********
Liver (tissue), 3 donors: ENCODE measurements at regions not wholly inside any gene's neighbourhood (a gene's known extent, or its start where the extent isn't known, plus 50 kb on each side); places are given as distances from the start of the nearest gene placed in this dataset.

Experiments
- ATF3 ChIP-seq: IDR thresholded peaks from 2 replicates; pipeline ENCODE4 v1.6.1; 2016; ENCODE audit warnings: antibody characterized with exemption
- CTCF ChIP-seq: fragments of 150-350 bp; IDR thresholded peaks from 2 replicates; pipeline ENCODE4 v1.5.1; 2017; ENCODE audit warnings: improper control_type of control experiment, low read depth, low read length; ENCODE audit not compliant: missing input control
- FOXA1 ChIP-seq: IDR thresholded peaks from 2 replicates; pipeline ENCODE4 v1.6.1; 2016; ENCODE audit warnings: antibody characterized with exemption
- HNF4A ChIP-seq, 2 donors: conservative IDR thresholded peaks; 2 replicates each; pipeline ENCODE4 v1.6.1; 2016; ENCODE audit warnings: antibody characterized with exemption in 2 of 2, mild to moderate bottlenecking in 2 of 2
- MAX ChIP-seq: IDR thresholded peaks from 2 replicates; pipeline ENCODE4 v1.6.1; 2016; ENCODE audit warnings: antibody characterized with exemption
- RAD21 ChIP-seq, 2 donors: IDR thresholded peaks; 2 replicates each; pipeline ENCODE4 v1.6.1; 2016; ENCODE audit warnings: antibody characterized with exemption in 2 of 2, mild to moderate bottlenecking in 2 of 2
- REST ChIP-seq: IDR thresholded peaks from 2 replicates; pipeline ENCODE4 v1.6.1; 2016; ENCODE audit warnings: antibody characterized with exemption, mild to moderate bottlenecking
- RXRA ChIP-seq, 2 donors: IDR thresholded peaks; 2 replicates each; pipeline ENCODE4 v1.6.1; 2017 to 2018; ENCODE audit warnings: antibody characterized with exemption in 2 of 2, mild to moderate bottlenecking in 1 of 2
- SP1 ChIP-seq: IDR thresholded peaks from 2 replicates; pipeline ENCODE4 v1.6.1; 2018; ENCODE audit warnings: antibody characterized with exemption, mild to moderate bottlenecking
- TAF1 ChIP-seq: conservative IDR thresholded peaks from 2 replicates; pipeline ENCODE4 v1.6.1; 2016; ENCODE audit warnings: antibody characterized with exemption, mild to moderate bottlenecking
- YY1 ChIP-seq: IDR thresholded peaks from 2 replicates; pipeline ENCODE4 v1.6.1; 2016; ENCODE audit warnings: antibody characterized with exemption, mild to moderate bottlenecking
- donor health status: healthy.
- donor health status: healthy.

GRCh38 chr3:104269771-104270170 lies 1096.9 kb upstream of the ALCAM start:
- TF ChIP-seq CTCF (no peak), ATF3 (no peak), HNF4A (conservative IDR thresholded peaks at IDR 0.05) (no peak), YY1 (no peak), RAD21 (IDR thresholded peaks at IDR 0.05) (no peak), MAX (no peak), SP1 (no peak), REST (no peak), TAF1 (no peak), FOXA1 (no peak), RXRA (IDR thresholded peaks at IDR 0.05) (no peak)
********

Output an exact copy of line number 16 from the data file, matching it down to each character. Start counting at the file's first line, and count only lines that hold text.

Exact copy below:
GRCh38 chr3:104269771-104270170 lies 1096.9 kb upstream of the ALCAM start: